The election of Republican Scott Brown to the United States Senate in Massachusetts might not have doomed President Obama’s health care measure. Democrats in the US House are using a process called reconciliation to move the bill approved by the Senate prior to the election of Brown, an election that undercut the 60-vote filibuster-proof majority Democrats enjoyed. Reconciliation would allow passage on a simple majority vote. It could also avoid returning the bill to the Senate.
Senator McCaskill objects to charges that Democrats are changing the rules in the middle of the game. McCaskill blames Republican tactics for stalling work to overhaul the nation’s health care system. McCaskill notes that health care passed prior to Brown’s election and shouldn’t need to meet that 60-vote threshold a second time. She says she has received more communication questioning why everything can’t pass with a simple majority vote.
Health care legislation barely squeezed to passage in the US House.
West-Central Missouri Congressman Ike Skelton voted against it, one of 39 Democrats in the House to vote against the bill. He’s not happy with the procedural changes being made, stating that he believes both chambers should abide by the rules established at the beginning of the process.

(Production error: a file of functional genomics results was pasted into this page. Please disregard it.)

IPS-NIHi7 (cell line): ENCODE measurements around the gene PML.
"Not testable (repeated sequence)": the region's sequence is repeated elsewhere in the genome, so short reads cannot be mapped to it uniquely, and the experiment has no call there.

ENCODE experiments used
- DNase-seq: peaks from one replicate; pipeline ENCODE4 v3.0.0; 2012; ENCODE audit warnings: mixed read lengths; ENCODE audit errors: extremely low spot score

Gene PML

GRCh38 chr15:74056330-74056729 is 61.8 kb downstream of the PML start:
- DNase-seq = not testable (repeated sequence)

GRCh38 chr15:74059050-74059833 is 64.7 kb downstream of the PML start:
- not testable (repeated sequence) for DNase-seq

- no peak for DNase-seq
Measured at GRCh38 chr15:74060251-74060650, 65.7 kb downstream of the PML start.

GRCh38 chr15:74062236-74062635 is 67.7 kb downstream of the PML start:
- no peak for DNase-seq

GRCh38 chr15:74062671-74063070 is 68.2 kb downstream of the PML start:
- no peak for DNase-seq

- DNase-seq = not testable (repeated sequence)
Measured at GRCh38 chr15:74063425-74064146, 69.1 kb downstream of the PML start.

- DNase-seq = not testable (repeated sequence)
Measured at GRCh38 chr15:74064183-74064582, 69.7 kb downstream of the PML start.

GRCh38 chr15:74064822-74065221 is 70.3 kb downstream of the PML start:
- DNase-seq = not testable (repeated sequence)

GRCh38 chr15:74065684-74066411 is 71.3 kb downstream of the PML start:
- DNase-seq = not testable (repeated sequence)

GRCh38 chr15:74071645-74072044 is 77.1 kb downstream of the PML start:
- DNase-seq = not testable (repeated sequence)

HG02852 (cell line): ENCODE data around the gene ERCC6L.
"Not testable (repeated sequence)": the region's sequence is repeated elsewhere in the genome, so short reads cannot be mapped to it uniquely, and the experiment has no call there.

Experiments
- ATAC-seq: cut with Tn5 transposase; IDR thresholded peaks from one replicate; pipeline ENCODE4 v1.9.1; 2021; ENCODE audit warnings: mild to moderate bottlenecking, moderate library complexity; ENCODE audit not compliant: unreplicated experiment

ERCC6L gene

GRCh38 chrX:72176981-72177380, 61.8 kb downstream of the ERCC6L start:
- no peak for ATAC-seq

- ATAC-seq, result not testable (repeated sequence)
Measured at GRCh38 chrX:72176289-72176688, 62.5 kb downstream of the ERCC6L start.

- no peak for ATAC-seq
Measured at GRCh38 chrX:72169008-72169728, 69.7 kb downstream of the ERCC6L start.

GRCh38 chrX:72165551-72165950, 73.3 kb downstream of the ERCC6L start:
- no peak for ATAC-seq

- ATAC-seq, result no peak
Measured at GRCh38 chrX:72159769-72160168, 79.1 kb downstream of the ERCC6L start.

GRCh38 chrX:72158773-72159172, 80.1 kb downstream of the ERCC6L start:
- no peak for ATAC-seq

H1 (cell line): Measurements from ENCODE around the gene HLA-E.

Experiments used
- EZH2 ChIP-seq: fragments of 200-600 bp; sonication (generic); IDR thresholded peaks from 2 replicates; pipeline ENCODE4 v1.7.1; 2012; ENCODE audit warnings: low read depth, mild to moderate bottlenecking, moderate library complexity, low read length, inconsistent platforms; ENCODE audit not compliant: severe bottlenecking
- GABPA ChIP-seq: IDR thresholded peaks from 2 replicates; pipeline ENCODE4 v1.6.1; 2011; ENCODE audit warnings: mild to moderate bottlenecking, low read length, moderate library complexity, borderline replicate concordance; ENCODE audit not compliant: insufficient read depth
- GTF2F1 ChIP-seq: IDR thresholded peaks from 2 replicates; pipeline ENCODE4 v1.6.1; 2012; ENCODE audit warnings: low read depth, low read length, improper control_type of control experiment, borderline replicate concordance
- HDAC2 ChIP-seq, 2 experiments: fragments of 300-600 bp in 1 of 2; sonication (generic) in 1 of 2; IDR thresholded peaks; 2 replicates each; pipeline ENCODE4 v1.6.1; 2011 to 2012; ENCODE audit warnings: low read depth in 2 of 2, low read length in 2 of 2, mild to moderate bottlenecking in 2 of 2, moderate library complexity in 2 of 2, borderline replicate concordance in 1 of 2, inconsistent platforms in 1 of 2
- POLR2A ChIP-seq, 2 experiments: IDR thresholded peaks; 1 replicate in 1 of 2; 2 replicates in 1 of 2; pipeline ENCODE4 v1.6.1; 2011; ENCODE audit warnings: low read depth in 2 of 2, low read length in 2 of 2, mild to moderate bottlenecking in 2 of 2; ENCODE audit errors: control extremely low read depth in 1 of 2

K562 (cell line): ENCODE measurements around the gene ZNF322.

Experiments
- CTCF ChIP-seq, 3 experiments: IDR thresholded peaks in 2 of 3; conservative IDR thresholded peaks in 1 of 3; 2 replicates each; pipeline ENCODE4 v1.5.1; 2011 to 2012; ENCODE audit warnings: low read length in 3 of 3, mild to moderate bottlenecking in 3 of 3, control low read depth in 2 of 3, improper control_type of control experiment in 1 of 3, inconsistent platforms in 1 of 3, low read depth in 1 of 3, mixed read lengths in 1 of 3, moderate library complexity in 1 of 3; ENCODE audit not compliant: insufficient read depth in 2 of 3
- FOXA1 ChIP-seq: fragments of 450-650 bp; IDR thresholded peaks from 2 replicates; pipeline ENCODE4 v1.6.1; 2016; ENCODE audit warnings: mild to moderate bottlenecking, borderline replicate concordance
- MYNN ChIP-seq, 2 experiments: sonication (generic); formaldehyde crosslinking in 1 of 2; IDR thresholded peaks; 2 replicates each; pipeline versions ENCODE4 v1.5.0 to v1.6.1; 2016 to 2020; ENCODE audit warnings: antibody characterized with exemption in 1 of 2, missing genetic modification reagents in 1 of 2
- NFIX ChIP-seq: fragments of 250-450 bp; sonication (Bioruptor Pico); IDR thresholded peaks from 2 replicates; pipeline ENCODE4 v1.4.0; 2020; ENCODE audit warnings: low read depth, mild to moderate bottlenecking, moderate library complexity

Skelton worries the cuts to Medicare will undermine rural hospitals. McCaskill states that the $200 billion cut to Medicare will cut the profits of insurance companies that run the Medicare Advantage Program, but will not cut the Medicare program.
Skelton also objects to language that would permit federal money to be used for abortions. He says his objection stands, unless something changes. Skelton says the Senate bill doesn’t pass “the pro-life test”.
A vote on health care could come by the end of this week.